Covid-19 variant responsible for second wave may have emerged from Eastern Cape
Cape Town – The coronavirus variant that became dominant in parts of South Africa towards the end of 2020 may have emerged from the coast of the Eastern Cape after the first wave.
This according to a study by an international group of scientists recently published in the prestigious journal, Nature.
The rapid displacement of other Sars-CoV-2 lineages in multiple regions indicates that this variant has an advantage over these other strains, possibly owing to increased transmissibility and/or its ability to avoid the immune system.
Professor Carolyn Williamson from UCT’s Division of Virology, National Health Laboratory Services (NHLS), and a lead member of Network for Genomic Surveillance in South Africa (NGS-SA), said the study was preceded by a call she received from Professor Tulio de Olivera, the head of NGS-SA.
“He was worried as he had found a new variant with an unexpected number of mutations in the spike protein – a region included in most vaccines.
“At UCT, we rapidly sequenced viruses and found more than half the viruses transmitted in the Western Cape contained these mutations, and by December this virus had essentially replaced the previously circulating variants, ” said Williamson.
“This rapid emergence suggested this variant was better at spreading, and subsequent data showed that it could also affect vaccine efficacy.”
The second wave of the Sars-CoV-2 epidemic in the country began around October 2020 and was notably rapid in parts of the Eastern Cape, Western Cape and KwaZulu-Natal, prompting an intensification of genomic surveillance.
“A new Sars-CoV-2 variant (501Y.V2 / B.1.351) was identified by the NGS-SA through the analysis of 2 882 Sars-CoV-2 whole genomes from South Africa, collected between March 5 and December 10, 2020.
“The data suggested that the new variant emerged around August 2020 in Nelson Mandela Bay, becoming the dominant lineage in the Eastern Cape, Western Cape and KwaZulu-Natal by the end of 2020,” said Williamson.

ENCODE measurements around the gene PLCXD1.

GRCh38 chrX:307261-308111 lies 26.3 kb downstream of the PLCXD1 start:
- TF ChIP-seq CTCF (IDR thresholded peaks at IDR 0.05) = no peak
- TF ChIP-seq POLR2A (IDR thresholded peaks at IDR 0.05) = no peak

She noted that the 501Y.V2 variant is defined by eight mutations in its spike protein.
“One of these mutations, N501Y, is also present in a variant identified in the UK (B.1.1.7) and is associated with enhanced binding to the human ACE2 receptor.
“Another mutation, E484K, has been associated with resistance to neutralising antibodies. The distribution and spread of 501Y.V2, along with insights from genomic analysis, suggest that the variant may be more transmissible than other Sars-CoV-2 lineages.”
“However, the full import of the mutations is not yet clear and requires further study,” she said.
Professor Koleka Mlisana, the executive manager for Academic Affairs, Research & Quality Assurance at the NHLS, said: “The NHLS laboratories played an important role in acting quickly in the discovery of the new variant as we could quickly sample hundreds of health-care facilities.
“We found that the NGS-SA allowed South Africa to quickly and accurately identify the 501Y.V2 variant. We now want to continue working together to expand this technology to other important pathogens in the country, such as HIV, TB, and the Hepatitis virus,” Mlisana said.
De Oliveira added: “This was the first paper that described the 501Y.V2 variant. Since the discovery of the variant, scientists in South Africa have worked relentlessly to advance the science.”
“Novel results show that people recently infected with 501Y.V2 produce broad neutralising antibodies that neutralise 501Y.V2 and other variants.
“The focused and collaborative way that South African scientists worked to understand this variant has been inspiring and exciting.”